Dr. Mani: Saline implants can be inserted through the transumbilical approach, which I do perform to avoid scars on the breast. Silicone implants can’t be used for this procedure.
Make Me Heal: What is the ideal profile of a woman who should elect for silicone implants?
Dr. Mani: Today any woman who wants breast augmentation is a good candidate for silicone implants. The ideal candidate has small breasts, perhaps with a bit of excess skin from breastfeeding or “deflation” of breast tissue over time, and realistic goals and expectations for the procedure.
Make Me Heal: What is the profile of a woman who should not elect to have silicone implants?
Dr. Mani: I think someone who wants to avoid scars on the breasts as a very high priority, and therefore wants the transumbilical approach, is a good candidate for saline implants. The results with this procedure in my experience are excellent.
Make Me Heal: Finally, we wanted to ask you a few questions that patients who contemplate breast augmentation frequently ask that are not related to the silicone implants subject:
What is the best incision in your opinion?
Dr. Mani: I prefer the periareolar incision. It generally heals very well, as it lies at the border of pigmented areolar and normal skin. However, I offer all the available incisions (inframammary fold, axillary, and umbilical) and let the patient have a role in the decision.
Make Me Heal: Is it true that there is usually no loss of sense of touch of the nipples?
Dr. Mani: Yes it is true that usually there is no loss of sense of touch. There is a chance of alteration in sensitivity; some patients lose a bit, but it generally returns over time (a few weeks to a few months).
Make Me Heal: Do breasts with implants experience greater sagging over time than natural breasts?
Dr. Mani: I don’t think that, say, a C+ breast without an implant would sag more than a C+ breast with an implant over time. Large breasts droop a bit over time either way, and natural breast tissue droops as much as implants.
Make Me Heal: What bra do you suggest for post-surgery? Below is a link to some post-surgery bras (you can simply provide the url):
Dr. Mani: I use a compression wrap immediately after surgery which I put on myself. Then on postop day 2 I use a lightweight support bra like the Vianna or Yesmina bras. These are usually fine for the first six weeks; however, in some cases, I need to use something with more contouring ability in the inframammary fold, or a strap above the breasts to prevent implants from ‘riding up.’ The Allyssandra bras, or an underwire bra once the patient reaches the point where she can wear one, and the Georgette bra with strap are great for these two things respectively.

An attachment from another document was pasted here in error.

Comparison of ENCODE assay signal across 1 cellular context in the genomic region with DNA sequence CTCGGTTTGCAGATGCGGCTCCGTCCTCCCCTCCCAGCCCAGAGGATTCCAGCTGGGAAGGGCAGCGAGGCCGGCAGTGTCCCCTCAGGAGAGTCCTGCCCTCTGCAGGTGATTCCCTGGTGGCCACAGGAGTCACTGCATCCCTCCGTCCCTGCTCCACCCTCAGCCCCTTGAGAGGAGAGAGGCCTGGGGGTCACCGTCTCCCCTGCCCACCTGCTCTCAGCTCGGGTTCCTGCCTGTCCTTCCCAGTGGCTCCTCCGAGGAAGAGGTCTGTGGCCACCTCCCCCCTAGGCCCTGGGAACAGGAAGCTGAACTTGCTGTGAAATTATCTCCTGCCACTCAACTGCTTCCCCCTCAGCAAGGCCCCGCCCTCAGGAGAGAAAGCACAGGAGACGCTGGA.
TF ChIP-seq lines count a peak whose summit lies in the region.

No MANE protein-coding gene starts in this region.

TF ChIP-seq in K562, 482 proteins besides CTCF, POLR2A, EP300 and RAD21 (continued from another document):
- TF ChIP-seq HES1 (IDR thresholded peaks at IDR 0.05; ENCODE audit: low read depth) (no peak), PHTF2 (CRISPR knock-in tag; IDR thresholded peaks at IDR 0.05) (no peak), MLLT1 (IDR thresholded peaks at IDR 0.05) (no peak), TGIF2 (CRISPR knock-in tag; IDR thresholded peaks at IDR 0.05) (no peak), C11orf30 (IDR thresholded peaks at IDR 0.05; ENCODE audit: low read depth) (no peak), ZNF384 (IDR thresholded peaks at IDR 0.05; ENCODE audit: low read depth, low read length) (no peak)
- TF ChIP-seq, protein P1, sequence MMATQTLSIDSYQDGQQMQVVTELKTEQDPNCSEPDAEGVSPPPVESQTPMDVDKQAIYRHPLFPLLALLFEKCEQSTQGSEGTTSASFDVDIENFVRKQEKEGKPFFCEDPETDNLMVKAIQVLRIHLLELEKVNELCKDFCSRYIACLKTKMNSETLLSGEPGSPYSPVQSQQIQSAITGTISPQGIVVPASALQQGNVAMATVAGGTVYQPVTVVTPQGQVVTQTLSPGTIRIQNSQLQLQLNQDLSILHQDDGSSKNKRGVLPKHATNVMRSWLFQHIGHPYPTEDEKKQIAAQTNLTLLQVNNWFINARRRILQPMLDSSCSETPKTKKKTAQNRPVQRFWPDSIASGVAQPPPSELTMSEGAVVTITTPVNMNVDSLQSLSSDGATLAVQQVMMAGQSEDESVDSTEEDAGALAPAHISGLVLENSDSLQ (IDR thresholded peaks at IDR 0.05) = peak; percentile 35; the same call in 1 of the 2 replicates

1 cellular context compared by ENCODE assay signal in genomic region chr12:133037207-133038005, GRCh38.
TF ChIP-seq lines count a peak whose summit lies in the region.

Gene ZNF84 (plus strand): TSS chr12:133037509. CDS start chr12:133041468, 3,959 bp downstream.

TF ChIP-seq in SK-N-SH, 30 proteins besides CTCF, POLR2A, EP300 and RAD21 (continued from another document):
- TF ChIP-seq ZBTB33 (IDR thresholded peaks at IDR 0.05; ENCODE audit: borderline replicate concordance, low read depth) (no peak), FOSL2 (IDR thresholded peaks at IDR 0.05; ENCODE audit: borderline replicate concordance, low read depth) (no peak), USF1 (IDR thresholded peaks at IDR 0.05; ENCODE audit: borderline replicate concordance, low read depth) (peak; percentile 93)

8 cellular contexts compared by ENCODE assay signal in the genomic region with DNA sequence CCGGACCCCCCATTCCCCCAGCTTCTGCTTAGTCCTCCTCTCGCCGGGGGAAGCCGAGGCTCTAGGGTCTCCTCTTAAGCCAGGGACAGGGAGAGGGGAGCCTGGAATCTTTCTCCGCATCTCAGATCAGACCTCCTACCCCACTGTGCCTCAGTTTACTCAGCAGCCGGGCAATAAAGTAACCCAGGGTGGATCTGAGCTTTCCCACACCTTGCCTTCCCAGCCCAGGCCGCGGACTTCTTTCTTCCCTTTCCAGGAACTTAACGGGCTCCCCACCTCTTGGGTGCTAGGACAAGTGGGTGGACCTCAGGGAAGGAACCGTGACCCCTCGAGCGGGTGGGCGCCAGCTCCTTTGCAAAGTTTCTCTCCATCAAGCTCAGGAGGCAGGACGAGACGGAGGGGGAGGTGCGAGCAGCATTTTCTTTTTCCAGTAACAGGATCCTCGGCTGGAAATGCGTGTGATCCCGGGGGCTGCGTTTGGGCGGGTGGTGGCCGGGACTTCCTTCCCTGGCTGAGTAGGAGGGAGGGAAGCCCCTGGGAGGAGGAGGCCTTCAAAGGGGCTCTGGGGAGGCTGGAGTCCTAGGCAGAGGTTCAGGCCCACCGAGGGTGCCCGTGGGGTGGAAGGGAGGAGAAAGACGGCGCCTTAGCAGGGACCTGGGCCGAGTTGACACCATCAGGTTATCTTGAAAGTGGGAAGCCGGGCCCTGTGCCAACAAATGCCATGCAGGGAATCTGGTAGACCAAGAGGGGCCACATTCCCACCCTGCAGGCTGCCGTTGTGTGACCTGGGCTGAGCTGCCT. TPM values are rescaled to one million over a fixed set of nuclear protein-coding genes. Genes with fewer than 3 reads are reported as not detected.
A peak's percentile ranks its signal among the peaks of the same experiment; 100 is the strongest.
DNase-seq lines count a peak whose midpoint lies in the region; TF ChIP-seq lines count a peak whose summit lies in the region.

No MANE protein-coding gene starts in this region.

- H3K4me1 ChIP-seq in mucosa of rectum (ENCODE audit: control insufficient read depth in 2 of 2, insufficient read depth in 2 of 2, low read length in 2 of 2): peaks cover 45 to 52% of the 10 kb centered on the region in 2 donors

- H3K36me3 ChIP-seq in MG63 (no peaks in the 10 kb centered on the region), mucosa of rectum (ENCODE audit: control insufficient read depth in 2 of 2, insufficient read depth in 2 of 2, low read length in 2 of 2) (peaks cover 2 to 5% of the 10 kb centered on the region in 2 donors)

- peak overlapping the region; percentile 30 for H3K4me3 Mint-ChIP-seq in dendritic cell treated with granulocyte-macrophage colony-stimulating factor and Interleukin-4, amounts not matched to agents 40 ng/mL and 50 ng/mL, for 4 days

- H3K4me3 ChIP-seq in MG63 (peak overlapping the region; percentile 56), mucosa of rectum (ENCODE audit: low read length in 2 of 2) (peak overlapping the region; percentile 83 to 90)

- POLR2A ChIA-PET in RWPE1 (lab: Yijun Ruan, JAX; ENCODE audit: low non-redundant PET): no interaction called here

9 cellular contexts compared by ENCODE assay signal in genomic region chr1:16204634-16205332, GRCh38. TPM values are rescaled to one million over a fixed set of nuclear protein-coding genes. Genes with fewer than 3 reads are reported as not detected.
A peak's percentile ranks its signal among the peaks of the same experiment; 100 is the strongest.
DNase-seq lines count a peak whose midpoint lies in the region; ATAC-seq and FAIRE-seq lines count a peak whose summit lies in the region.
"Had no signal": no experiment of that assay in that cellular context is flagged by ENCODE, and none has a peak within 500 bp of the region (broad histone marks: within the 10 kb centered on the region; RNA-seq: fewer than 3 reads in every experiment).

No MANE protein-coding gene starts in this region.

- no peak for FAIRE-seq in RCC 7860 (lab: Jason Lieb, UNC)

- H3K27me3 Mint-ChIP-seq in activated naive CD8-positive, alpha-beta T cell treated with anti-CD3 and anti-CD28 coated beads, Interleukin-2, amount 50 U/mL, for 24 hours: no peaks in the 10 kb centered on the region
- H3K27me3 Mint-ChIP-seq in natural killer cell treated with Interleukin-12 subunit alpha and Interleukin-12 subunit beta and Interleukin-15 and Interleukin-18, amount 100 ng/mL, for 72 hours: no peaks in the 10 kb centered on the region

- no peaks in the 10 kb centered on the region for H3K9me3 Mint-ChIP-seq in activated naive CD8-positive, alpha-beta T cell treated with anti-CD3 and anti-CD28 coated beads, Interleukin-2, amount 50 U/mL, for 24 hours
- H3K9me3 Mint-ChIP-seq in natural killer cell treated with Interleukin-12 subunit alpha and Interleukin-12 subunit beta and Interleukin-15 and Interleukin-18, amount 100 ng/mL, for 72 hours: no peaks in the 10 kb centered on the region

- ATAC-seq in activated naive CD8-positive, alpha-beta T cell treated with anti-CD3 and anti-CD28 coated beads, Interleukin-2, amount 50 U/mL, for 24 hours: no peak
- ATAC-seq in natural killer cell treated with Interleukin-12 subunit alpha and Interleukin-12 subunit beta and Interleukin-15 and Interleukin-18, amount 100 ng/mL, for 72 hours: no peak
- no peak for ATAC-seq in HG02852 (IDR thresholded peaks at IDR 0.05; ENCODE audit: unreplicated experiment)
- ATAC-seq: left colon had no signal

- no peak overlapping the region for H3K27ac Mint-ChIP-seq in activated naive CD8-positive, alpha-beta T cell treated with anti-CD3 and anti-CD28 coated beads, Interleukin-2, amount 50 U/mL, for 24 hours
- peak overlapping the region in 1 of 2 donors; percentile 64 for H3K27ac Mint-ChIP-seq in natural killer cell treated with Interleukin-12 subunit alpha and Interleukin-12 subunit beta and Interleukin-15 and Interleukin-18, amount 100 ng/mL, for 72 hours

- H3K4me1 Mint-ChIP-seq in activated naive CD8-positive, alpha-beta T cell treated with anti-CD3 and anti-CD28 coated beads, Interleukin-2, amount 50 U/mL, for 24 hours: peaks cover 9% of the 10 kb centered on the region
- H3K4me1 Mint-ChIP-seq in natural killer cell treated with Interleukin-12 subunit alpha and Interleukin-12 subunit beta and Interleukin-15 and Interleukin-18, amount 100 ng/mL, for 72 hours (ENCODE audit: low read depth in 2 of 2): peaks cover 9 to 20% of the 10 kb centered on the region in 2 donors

I have found that the first six weeks after breast augmentation surgery are a period where a lot of changes can occur with position of the implant and shape of the breast. Therefore I see patients back in the office regularly, and often use specialized bras as well as maneuvers like taping of the inframammary folds to influence these changes and improve the overall result dramatically.
There’s good news for those of you who want to ask Dr. Mani your own questions. You can write questions to Dr. Mani and get straight answers from the Doc in Dr. Mani’s area in the Make Me Heal Plastic Surgery Message Boards.
Dr. Marc Mani is a well-known Beverly Hills plastic surgeon and is certified by the American Board of Plastic Surgery. An artist from a very young age, Dr. Mani chose the field of plastic surgery for the ability it gives him to use his artistic eye in improving the lives of his patients. Aesthetic plastic surgery is the focus of Dr. Mani’s practice, including facelift; browlift; eyelid surgery; breast augmentation, lifting, and reduction; nose reshaping, body contouring surgery including liposuction, tummy-tucks, thigh lifts, and body lifts. Dr. Mani has been featured in the New York Times Television’s ten-episode documentary “Plastic Surgery Beverly Hills,” Dr. Phil’s, as multiple segments on “Extra: Hollywood Makeovers,” (NBC), Showtime Network, “Brand New You” (U.K., Channel 5 Network) and BBC features.
For more information, visit Dr. Marc Mani’s Website.
Tags: celebrity, plastic, surgery